Pilots asked to reject interim Aer Lingus pay settlement

Labour Court makes interim recommendation that could mean parties return to talks

A pilots’ pay row at Aer Lingus is poised to continue after union leaders called on members to reject a Labour Court proposal aimed at brokering a temporary agreement with the company.

The Labour Court recommended backdated pay increases totalling 9.25 per cent and that the sides take deadlocked issues back to the Workplace Relations Commission (WRC) for further talks.

The Irish Airline Pilots’ Association union (Ialpa) leadership wrote to members on Friday afternoon saying it had decided unanimously to recommend that they reject the court’s interim recommendations.

The latest twist in the ongoing dispute will create uncertainty for holidaymakers in advance of the busy summer travel season.


Aer Lingus earlier said it “accepts the content of the recommendation that was issued and will look to take the interim steps outlined within it.”

Neither side commented after Ialpa’s executive circulated members. The union confirmed it would begin a vote on the recommendations on Tuesday.

Ialpa sought 20 per cent-plus pay rises to compensate members for inflation and other factors, after rejecting a company offer amounting to 8.5 per cent earlier this year.

A crunch issue between the pair is calculating the cost of extra summer leave flexibility for pilots that Ialpa agreed with Aer Lingus in 2019, the Labour Court’s recommendation indicates.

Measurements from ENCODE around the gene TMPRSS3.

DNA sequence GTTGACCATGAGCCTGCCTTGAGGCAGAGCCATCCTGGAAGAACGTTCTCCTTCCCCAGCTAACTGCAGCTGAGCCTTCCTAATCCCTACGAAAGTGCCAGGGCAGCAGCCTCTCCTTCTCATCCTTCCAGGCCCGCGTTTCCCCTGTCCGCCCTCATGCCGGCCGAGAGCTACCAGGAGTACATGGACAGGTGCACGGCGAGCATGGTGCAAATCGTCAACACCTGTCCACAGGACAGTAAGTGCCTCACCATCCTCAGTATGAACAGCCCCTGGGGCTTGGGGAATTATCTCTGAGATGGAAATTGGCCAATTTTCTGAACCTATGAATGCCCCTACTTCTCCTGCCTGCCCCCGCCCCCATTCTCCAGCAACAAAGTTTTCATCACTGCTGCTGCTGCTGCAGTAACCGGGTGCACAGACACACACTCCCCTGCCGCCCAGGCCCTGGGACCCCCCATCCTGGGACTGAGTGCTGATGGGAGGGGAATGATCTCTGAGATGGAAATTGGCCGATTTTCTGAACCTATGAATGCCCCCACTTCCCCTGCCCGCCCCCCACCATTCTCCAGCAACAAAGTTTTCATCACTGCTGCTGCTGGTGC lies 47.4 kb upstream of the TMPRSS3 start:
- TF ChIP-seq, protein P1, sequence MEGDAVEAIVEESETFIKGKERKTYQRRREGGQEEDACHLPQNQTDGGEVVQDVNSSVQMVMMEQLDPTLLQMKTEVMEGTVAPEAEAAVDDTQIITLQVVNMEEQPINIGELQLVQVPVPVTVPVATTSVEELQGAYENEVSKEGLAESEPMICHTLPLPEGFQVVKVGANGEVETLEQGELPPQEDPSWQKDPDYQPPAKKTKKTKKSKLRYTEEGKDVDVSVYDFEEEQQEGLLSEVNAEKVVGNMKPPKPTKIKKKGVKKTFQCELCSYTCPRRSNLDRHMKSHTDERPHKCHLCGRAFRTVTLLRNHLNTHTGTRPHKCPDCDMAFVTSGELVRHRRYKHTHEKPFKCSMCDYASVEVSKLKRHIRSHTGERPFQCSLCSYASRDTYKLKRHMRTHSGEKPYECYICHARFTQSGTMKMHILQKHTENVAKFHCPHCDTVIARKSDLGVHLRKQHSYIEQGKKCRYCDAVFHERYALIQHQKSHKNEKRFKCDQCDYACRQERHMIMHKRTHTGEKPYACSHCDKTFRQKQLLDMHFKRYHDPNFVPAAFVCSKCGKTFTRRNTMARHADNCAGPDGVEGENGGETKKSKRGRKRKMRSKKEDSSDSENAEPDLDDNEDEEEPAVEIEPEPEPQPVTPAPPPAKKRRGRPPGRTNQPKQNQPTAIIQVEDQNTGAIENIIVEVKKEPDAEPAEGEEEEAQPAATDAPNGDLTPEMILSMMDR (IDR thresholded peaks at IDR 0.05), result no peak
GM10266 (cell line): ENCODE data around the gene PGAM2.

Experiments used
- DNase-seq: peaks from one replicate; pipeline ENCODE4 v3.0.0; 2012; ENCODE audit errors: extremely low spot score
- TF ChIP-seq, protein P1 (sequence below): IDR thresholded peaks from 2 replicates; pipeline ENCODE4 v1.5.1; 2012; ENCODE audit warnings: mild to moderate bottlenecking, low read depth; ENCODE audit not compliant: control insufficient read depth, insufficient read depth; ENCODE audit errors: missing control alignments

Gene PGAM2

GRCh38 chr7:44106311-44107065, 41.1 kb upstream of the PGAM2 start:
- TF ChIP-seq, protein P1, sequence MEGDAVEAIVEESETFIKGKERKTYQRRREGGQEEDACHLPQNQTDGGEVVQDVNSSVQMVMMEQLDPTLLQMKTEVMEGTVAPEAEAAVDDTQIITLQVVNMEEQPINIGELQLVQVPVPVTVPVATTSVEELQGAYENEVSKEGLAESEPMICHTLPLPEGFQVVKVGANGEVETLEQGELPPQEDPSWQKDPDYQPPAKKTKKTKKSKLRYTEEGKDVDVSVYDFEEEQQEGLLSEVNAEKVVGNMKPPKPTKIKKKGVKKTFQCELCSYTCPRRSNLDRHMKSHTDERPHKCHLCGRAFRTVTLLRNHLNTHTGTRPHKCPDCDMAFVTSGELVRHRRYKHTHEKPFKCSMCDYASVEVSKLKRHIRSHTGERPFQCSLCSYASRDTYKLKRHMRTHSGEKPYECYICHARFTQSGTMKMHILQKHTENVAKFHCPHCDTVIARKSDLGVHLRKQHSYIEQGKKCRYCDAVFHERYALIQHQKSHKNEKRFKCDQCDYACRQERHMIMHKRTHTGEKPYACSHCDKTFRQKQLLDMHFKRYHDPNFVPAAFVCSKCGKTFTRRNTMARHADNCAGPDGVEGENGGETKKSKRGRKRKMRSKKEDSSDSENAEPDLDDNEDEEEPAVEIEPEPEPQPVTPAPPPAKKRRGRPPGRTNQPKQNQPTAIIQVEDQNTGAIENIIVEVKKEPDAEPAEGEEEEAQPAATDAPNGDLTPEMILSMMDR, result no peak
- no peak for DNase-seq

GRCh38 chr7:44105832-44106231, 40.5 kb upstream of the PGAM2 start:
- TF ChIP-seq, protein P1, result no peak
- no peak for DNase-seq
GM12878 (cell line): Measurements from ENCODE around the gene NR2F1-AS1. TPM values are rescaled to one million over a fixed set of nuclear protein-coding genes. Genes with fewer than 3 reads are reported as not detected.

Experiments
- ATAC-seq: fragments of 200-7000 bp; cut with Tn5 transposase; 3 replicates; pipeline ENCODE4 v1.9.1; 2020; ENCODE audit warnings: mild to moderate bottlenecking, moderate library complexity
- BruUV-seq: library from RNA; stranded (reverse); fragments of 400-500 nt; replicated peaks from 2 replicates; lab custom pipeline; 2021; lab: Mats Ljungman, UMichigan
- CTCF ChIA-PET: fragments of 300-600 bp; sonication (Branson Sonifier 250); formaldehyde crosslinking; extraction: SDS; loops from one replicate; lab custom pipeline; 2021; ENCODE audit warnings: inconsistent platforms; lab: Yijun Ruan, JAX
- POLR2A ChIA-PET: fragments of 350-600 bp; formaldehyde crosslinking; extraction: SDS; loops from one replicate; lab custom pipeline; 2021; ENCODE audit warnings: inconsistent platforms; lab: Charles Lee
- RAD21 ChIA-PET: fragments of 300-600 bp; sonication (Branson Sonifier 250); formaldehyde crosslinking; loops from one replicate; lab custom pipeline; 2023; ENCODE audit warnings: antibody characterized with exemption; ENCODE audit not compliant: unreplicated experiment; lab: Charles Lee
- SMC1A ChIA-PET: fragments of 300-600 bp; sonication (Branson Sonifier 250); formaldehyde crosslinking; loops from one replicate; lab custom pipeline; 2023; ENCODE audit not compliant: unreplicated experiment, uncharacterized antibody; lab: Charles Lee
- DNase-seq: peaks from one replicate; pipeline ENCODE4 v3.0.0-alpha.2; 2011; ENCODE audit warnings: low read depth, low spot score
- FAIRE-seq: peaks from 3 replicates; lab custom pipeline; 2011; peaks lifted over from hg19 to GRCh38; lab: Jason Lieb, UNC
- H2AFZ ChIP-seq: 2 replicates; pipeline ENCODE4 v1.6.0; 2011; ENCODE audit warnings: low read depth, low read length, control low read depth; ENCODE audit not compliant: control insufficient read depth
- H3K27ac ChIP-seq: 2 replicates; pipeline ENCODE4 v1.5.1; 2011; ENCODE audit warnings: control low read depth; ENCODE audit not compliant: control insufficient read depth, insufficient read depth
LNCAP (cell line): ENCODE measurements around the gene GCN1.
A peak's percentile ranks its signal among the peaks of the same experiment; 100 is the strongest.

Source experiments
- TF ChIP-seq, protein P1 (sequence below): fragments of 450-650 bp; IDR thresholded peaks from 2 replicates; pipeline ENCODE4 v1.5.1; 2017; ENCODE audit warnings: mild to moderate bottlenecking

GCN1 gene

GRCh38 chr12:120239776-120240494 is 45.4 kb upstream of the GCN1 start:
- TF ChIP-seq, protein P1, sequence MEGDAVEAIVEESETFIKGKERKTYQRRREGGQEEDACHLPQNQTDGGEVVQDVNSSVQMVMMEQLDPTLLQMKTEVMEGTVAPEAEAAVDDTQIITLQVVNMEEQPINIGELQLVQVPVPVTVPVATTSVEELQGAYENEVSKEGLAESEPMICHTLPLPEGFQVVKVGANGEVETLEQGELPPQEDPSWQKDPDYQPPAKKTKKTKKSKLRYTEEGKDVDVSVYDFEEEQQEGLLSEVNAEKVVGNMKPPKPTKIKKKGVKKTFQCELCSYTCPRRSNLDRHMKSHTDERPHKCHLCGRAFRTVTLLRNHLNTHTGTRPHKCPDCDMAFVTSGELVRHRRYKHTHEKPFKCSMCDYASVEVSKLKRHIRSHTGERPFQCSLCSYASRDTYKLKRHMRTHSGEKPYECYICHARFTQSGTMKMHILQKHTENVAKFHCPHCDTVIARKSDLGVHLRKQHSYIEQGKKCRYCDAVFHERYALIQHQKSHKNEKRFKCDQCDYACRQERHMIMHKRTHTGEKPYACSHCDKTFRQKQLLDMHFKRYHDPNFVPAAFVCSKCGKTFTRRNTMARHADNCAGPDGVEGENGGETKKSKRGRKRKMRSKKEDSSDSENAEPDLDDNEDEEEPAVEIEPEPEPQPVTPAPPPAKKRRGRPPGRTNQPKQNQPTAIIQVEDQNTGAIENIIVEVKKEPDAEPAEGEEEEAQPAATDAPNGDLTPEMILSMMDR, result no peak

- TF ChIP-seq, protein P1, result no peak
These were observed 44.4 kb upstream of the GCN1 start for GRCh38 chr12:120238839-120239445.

The court notes that the sides “agreed that a ‘debt’ arises” as a result “which is to be discharged in the context of pay increases over time”.

It recommends boosting pilots’ pay by 9.25 per cent in four separate increases backdated to January 2023, continuing talks on all issues in dispute, including the summer leave question, with the WRC’s aid.

“That engagement [is] to be concluded by the end of August 2024. In the event of a failure to find overall agreement with the assistance of the WRC, outstanding matters [are] to be referred again to the court for a final and definitive recommendation,” the court states.

Aer Lingus calculated that factoring in the cost of flexible leave would bring the increases that IALPA sought to 27 per cent, while the union maintained it would be 23.88 per cent.

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The union’s pay claim is based on the 19 per cent rise in the cost of living since 2019, pay in other European airlines and recognition of pilots’ contribution to keeping the airline afloat during the pandemic.

The Labour Court heard both sides in April after talks at the WRC failed to resolve the dispute.

Its recommendation notes that their submissions highlighted the significant differences between them “regarding almost all matters in dispute”.

The ongoing impasse at the carrier has fed all the way to its parent, International Airlines Group (IAG) which had previously warned it could affect future investment.

IAG allocated a new Airbus A320 XLR aircraft, originally earmarked for Aer Lingus, to its Spanish subsidiary Iberia after earlier efforts to resolve the dispute failed.

It came on foot of simmering tensions that have been ongoing now since last January. Shortly before news of the aircraft reallocation, Ialpa had accused Aer Lingus of attempting to weaken its negotiating position in advance of a scheduled Labour Court hearing.

In a letter to members, union leader Mark Tighe noted that Aer Lingus has written to union members individually about the dispute in a “tactic that will not work with our united pilot body”.

IAG also owns British Airways and Spain’s Vueling.

Barry O'Halloran

Barry O'Halloran

Barry O’Halloran covers energy, construction, insolvency, and gaming and betting, among other areas